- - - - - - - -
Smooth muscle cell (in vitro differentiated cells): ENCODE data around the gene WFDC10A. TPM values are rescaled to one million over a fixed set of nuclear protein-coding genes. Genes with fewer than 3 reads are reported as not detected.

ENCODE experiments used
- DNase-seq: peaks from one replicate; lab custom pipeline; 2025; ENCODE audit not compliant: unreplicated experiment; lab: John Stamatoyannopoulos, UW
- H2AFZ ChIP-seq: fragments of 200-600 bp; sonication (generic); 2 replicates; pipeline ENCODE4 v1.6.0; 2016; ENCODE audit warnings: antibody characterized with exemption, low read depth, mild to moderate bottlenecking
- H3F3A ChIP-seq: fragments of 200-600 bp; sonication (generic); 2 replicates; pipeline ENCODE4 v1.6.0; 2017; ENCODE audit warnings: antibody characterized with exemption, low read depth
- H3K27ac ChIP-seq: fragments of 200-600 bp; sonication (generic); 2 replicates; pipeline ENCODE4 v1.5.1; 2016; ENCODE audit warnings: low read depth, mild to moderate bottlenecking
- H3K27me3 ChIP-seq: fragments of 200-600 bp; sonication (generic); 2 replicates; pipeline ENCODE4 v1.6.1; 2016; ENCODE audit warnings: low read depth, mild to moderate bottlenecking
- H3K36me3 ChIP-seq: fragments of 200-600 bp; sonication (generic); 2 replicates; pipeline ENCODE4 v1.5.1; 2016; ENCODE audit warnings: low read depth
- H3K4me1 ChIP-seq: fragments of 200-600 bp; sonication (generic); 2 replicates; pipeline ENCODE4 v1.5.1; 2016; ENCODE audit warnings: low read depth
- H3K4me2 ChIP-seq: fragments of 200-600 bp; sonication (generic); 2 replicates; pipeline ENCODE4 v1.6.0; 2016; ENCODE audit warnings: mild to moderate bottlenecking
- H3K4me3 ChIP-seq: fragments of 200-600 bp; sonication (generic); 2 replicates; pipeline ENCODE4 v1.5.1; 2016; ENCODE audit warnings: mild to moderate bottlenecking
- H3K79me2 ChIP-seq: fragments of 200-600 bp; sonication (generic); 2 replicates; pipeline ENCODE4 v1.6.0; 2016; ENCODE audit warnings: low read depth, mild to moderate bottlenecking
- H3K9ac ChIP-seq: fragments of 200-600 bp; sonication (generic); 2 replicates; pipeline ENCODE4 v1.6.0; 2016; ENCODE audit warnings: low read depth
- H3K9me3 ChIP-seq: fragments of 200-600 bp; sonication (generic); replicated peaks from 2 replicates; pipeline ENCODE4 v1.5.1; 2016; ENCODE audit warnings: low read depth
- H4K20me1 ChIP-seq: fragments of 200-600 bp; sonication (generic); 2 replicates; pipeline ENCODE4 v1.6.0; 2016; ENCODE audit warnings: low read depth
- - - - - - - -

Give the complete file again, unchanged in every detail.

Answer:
Smooth muscle cell (in vitro differentiated cells): ENCODE data around the gene WFDC10A. TPM values are rescaled to one million over a fixed set of nuclear protein-coding genes. Genes with fewer than 3 reads are reported as not detected.

ENCODE experiments used
- DNase-seq: peaks from one replicate; lab custom pipeline; 2025; ENCODE audit not compliant: unreplicated experiment; lab: John Stamatoyannopoulos, UW
- H2AFZ ChIP-seq: fragments of 200-600 bp; sonication (generic); 2 replicates; pipeline ENCODE4 v1.6.0; 2016; ENCODE audit warnings: antibody characterized with exemption, low read depth, mild to moderate bottlenecking
- H3F3A ChIP-seq: fragments of 200-600 bp; sonication (generic); 2 replicates; pipeline ENCODE4 v1.6.0; 2017; ENCODE audit warnings: antibody characterized with exemption, low read depth
- H3K27ac ChIP-seq: fragments of 200-600 bp; sonication (generic); 2 replicates; pipeline ENCODE4 v1.5.1; 2016; ENCODE audit warnings: low read depth, mild to moderate bottlenecking
- H3K27me3 ChIP-seq: fragments of 200-600 bp; sonication (generic); 2 replicates; pipeline ENCODE4 v1.6.1; 2016; ENCODE audit warnings: low read depth, mild to moderate bottlenecking
- H3K36me3 ChIP-seq: fragments of 200-600 bp; sonication (generic); 2 replicates; pipeline ENCODE4 v1.5.1; 2016; ENCODE audit warnings: low read depth
- H3K4me1 ChIP-seq: fragments of 200-600 bp; sonication (generic); 2 replicates; pipeline ENCODE4 v1.5.1; 2016; ENCODE audit warnings: low read depth
- H3K4me2 ChIP-seq: fragments of 200-600 bp; sonication (generic); 2 replicates; pipeline ENCODE4 v1.6.0; 2016; ENCODE audit warnings: mild to moderate bottlenecking
- H3K4me3 ChIP-seq: fragments of 200-600 bp; sonication (generic); 2 replicates; pipeline ENCODE4 v1.5.1; 2016; ENCODE audit warnings: mild to moderate bottlenecking
- H3K79me2 ChIP-seq: fragments of 200-600 bp; sonication (generic); 2 replicates; pipeline ENCODE4 v1.6.0; 2016; ENCODE audit warnings: low read depth, mild to moderate bottlenecking
- H3K9ac ChIP-seq: fragments of 200-600 bp; sonication (generic); 2 replicates; pipeline ENCODE4 v1.6.0; 2016; ENCODE audit warnings: low read depth
- H3K9me3 ChIP-seq: fragments of 200-600 bp; sonication (generic); replicated peaks from 2 replicates; pipeline ENCODE4 v1.5.1; 2016; ENCODE audit warnings: low read depth
- H4K20me1 ChIP-seq: fragments of 200-600 bp; sonication (generic); 2 replicates; pipeline ENCODE4 v1.6.0; 2016; ENCODE audit warnings: low read depth